sun 19/11/2017

Newsnight: Grenfell Tower - The 21st Floor, BBC Two review - a simple, moving reconstruction | reviews, news & interviews

Newsnight: Grenfell Tower - The 21st Floor, BBC Two review - a simple, moving reconstruction

Newsnight: Grenfell Tower - The 21st Floor, BBC Two review - a simple, moving reconstruction

A powerful Newsnight special keeps the dead and the survivors in the public eye

The 21st floor was presumably chosen because its story holds tragedy and miracle in balance

The streets around Grenfell Tower on the morning after it was consumed by fire heaved with people. A stream of donors brought food, clothes and toiletries, while news crews and journalists came in vans or on foot as if arriving in a war zone. Not half a mile from the smouldering sarcophagus, I cycled past a primary school with children playing as normal in the playground, and wondered if this was what the Blitz was like. An unfathomable disaster on the doorstep. The only certain difference was in the camera phones aimed ravenously at the flames still licking the flanks of the tower.

Stories fall out of the 24-hour news cycle – see Stephen Paddock’s mass slaughter in Las Vegas – but on the 14th of every month survivors of Grenfell Tower march through local streets to demand justice. This Newsnight, broadcast on BBC Two at the unusual time of 7pm and already available on YouTube, will get the message out a little further. And yet in half an hour it barely touched on the idea of a judicial aftermath. It didn’t mention the Royal Borough of Kensington and Chelsea once, and neither blamed nor praised the fire service. That is for other news documentaries. This was a simple and well-crafted account, by reporter Katie Razzall, of what happened to the inhabitants of one floor of the building.

The faces and the voices in this film formed a picture of London the way it is now

It was initially reported that no one had survived from the top three floors. The 21st floor was presumably chosen because its story holds tragedy and miracle in balance. The tragedy was the death of Ligaya Moore, a retired Filipino woman who arrived in the UK 45 years earlier. Believed to be in her 80s, she still climbed the stairs for exercise. The last friend who spoke to her hoped she had simply slept through the fire. The tragedy was the Al Wahabi family, whose flat was a mini-Morocco. Instructed to stay put and then, as the fire worked round the building, to hide in a bedroom, all five of them died. The youngest of them, Mehdi, was eight.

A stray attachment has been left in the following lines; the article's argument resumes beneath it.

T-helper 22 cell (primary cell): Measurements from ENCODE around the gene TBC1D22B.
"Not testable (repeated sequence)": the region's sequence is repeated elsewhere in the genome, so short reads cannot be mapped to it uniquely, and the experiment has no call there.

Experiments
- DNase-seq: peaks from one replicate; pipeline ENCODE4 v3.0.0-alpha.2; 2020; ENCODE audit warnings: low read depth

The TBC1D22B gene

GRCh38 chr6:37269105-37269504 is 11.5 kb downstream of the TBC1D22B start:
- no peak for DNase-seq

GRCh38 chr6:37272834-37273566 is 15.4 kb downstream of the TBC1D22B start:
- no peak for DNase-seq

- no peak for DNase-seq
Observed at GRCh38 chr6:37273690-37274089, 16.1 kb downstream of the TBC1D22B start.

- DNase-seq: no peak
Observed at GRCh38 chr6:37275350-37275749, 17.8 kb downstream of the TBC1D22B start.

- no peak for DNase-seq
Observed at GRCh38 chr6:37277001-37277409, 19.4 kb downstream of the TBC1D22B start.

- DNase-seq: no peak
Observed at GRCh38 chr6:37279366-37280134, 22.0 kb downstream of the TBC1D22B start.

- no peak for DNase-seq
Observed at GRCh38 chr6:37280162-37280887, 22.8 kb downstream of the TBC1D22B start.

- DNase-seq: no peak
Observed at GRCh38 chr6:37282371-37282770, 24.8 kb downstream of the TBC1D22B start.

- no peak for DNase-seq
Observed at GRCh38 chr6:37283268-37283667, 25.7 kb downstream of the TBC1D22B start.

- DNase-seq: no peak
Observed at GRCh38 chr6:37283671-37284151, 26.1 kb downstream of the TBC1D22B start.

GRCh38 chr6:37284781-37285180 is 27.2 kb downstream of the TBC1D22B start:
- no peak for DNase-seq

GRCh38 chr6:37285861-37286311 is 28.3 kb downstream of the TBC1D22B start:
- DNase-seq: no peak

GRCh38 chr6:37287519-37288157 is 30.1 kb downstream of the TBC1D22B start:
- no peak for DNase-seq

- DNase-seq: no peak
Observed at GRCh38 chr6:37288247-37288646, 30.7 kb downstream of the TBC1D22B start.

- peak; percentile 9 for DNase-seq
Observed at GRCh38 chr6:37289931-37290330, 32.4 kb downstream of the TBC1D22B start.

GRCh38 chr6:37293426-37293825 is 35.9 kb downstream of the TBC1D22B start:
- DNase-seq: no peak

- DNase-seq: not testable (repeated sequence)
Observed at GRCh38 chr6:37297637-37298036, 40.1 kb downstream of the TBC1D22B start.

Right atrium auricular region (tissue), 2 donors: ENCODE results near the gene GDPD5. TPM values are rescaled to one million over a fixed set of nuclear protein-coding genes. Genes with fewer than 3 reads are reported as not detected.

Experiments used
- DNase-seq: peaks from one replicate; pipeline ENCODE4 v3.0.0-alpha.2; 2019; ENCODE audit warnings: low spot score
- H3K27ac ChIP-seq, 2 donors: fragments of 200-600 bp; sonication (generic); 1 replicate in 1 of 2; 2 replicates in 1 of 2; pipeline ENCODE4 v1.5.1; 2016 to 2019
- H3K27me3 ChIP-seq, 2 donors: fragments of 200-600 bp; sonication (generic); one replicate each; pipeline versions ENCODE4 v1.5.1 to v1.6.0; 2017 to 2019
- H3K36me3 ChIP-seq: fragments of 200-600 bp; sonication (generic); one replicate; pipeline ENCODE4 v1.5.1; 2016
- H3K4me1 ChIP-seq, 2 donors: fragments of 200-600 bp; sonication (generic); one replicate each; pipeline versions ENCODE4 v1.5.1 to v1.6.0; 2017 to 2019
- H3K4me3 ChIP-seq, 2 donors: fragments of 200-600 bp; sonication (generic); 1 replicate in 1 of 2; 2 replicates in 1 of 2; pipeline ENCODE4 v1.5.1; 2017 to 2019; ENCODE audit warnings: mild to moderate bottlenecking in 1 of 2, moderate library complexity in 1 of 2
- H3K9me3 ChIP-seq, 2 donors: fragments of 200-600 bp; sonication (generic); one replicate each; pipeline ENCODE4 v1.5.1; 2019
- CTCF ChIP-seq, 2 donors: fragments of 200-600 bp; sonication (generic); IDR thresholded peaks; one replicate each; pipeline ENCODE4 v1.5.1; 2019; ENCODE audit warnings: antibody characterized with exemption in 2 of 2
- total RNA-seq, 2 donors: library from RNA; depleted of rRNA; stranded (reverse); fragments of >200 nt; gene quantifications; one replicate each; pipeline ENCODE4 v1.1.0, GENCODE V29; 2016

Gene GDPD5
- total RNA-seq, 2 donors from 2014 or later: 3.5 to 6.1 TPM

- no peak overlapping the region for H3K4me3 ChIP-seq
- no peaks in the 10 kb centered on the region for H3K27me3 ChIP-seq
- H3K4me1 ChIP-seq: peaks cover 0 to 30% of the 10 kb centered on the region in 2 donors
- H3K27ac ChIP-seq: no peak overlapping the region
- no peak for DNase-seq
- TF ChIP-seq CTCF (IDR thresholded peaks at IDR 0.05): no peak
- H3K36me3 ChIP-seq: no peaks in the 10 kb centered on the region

The miracle was the extraordinary survival of everyone else on the floor. The four-strong Gomes family also heeded the fire service’s advice until there was no option but to attempt an escape. With their Eritrean neighbour Helen Gebremeskel and her daughter Lulya, they made a remarkable descent organised by the remarkable clear-thinking of Marcio Gomes, who like his wife Andreia is originally from Portugal. The miracle for Lee Stewart and Julian Ng, new private tenants, is that they were staying in a hotel to celebrate Lee’s birthday. (Another survivor, Mustafa Sirag Abdu from Eritrea, preferred not to participate in the film.)

This was a story of human resourcefulness but it was also a quiet paean to a London community. A prejudice swiftly took root that Grenfell was a vortex of poverty. Whatever an outsider’s idea of a high-rise tower block might be, it wouldn’t have been the stylish décor of Helen Gebremeskel, digitally reimagined here, or the smartly finished pad for which Lee and Julian paid £400 a week. The faces and voices in this film formed a picture of London the way it is now, the way the vast majority of Londoners like it.

The tally of the dead has never been established. Alas another can be added to it in the shape of Andreia’s unborn child, who died in the womb. “My Moses basket was on fire,” said Marcio, which was somehow the saddest detail of all. It was the sign he needed to take the lives of his family and his neighbours into his own hands.

@JasperRees

In half an hour it barely touched on any judicial aftermath, and didn’t mention the Royal Borough of Kensington and Chelsea once

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Editor Rating: 
4
Average: 4 (1 vote)

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